When couples in New Hampshire marry and purchase a home, it is with hopes that they will raise a family and grow old together in it. Sadly, life often changes in ways we cannot predict and sometimes a couple finds that after years of marriage they are no longer compatible and will decide to divorce.
One of the biggest decisions a divorcing couple must face is what to do with the family home. This is because the family home can be one of a couple’s most valuable assets. Everyone involved wants to make sure the property division process is fair to both spouses. For this reason, it is important to consider all your options for the family home in a divorce, so you can make sound decisions.
An overview of property division in New Hampshire
New Hampshire follows the laws of “equitable distribution” in the property division process in a divorce. Equitable distribution means assets will be divided as fairly as possible. While this sometimes leads to a relatively even division of assets, if fairness dictates it may mean reaching something other than an even 50/50 split. The goal is to ensure that each party receives their fair share of marital assets and debts.
Option one: One spouse keeps the home
Sometimes one spouse wants to keep the home more than the other. That spouse may have a deep emotional attachment to the property or may have primary custody of their children and want to continue raising the children in a familiar environment. In such situations, it may make more sense for one spouse to keep the home. If so, the spouse keeping the home can either exchange it for assets of a like value in the property division process, or the spouse keeping the home can obtain a loan and buy out their ex’s share in the property.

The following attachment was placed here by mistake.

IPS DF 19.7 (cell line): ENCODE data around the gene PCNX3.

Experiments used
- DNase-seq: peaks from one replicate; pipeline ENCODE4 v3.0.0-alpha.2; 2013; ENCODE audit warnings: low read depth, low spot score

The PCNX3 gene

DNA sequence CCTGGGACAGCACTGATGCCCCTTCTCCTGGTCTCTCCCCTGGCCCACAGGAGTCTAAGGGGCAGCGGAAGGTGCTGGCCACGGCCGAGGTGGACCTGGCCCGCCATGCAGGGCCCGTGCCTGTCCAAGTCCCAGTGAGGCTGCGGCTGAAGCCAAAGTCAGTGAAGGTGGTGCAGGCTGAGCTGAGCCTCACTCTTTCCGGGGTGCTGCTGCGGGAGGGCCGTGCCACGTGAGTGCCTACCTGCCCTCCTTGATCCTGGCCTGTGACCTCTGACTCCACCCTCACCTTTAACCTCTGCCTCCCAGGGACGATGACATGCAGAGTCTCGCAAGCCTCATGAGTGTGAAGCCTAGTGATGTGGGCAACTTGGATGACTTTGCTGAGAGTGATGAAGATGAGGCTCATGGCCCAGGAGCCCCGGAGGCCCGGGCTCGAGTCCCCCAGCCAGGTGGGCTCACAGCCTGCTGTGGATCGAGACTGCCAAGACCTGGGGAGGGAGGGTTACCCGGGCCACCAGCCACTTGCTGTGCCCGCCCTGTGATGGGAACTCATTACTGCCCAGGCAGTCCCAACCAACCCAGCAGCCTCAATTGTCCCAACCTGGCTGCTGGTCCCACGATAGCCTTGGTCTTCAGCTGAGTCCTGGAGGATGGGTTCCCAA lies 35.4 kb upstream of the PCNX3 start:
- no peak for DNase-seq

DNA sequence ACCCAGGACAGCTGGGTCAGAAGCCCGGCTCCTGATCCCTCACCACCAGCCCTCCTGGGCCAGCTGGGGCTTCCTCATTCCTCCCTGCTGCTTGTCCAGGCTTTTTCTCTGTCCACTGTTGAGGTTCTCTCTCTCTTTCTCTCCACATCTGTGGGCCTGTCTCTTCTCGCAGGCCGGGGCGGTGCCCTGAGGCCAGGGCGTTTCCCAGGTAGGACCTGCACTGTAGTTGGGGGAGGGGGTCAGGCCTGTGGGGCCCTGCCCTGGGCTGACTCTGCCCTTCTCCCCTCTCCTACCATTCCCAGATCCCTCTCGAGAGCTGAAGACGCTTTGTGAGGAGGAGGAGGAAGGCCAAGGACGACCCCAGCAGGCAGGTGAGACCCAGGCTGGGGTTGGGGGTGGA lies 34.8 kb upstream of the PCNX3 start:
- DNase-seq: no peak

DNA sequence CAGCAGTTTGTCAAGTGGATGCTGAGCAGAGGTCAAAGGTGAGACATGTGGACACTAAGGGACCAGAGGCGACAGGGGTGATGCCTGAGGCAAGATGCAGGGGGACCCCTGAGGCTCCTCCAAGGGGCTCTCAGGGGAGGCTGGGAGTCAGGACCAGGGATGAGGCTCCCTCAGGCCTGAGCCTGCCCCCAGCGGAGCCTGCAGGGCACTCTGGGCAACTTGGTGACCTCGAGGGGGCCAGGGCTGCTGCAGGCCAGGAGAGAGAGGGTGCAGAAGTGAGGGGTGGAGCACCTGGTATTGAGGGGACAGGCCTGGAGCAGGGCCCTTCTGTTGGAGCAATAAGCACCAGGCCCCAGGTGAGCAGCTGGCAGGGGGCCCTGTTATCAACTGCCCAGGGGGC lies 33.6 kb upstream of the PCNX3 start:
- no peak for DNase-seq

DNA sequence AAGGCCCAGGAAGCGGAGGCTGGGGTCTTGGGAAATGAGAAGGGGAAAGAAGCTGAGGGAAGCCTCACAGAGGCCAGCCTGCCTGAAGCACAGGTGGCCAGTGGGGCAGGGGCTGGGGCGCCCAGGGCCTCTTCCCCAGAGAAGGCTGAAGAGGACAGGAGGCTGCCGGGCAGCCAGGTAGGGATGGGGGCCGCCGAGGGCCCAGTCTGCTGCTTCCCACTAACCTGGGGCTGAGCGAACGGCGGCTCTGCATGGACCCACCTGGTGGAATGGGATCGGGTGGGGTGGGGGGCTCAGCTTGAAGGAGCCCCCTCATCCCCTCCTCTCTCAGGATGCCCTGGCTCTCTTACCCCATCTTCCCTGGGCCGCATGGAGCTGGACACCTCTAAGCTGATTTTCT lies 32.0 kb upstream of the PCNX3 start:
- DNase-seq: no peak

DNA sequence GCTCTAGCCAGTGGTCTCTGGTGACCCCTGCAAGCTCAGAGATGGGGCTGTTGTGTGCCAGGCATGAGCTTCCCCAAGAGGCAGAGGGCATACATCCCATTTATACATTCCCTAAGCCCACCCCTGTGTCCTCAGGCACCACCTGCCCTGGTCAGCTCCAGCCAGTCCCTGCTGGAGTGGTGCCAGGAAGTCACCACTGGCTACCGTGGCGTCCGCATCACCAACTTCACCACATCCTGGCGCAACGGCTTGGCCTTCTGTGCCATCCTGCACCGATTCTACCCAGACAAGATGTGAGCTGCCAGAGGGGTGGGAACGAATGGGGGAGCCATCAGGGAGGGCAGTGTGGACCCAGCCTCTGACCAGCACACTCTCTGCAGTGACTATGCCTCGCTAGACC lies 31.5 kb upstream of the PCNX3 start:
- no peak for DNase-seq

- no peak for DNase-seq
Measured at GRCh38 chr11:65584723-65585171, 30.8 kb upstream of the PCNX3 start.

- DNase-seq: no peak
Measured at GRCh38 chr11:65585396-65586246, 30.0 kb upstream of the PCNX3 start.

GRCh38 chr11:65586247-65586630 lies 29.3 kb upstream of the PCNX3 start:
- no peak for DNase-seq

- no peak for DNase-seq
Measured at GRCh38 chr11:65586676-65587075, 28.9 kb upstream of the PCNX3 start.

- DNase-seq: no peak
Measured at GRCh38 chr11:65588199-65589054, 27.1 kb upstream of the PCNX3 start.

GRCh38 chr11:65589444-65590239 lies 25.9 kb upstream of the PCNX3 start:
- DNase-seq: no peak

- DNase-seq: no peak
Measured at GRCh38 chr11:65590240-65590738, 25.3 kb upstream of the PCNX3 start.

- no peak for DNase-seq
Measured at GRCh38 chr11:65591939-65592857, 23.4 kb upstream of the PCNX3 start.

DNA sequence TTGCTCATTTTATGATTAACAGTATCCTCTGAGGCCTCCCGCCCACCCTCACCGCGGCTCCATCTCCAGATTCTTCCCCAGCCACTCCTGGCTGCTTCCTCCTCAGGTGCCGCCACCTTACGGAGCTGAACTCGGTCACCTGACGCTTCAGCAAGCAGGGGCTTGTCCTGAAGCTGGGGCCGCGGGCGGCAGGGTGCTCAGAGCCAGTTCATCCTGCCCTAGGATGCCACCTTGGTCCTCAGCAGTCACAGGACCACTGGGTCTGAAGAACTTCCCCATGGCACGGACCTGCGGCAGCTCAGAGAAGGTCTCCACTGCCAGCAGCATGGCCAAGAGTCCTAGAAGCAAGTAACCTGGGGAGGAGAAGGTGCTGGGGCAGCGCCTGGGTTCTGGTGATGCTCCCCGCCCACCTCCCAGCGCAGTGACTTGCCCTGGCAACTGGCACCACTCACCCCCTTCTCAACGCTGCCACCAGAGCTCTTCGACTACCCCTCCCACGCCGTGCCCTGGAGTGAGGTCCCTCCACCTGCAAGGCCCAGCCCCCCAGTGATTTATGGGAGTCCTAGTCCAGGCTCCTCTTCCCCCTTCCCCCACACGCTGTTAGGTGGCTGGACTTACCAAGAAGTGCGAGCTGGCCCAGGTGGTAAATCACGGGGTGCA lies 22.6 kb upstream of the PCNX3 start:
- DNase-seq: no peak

Option two: The spouses sell the home
Sometimes neither spouse can afford to be a homeowner on a single income on their own. Or the family home that was once so loved has now become a place of bad memories that both spouses want to put behind them. When this happens, the spouses may choose to sell the home and split the proceeds. Couples who choose this option will have to agree on the home’s appraised value and how much to sell the home for.
Option three: Both spouses continue owning the home together
A more unusual option is for both spouses to continue owning the home together. One spouse might live solely in the home even though both will continue to own it, or both spouses might take turns living in the home, especially if they are choosing “birds-nesting” as a form of child custody arrangements. If the couple is keeping the home together, agreements will have to be made and followed regarding who will pay the mortgage, who will pay for upkeep and who will do which chores. Sometimes a couple will choose to co-own the home until their children are grown, and then sell it. Or, depending on what the housing market looks like, a couple may choose to hold onto the home until market conditions make selling a favorable option.
A fair division of assets benefits all involved
Whether one spouse keeps the home, you both decide to sell it or you both decide to keep it, the ultimate goal is to ensure property division in your divorce is fair. When both partners to a divorce feel like the outcome is fair, it is easier to move forward into their separate lives.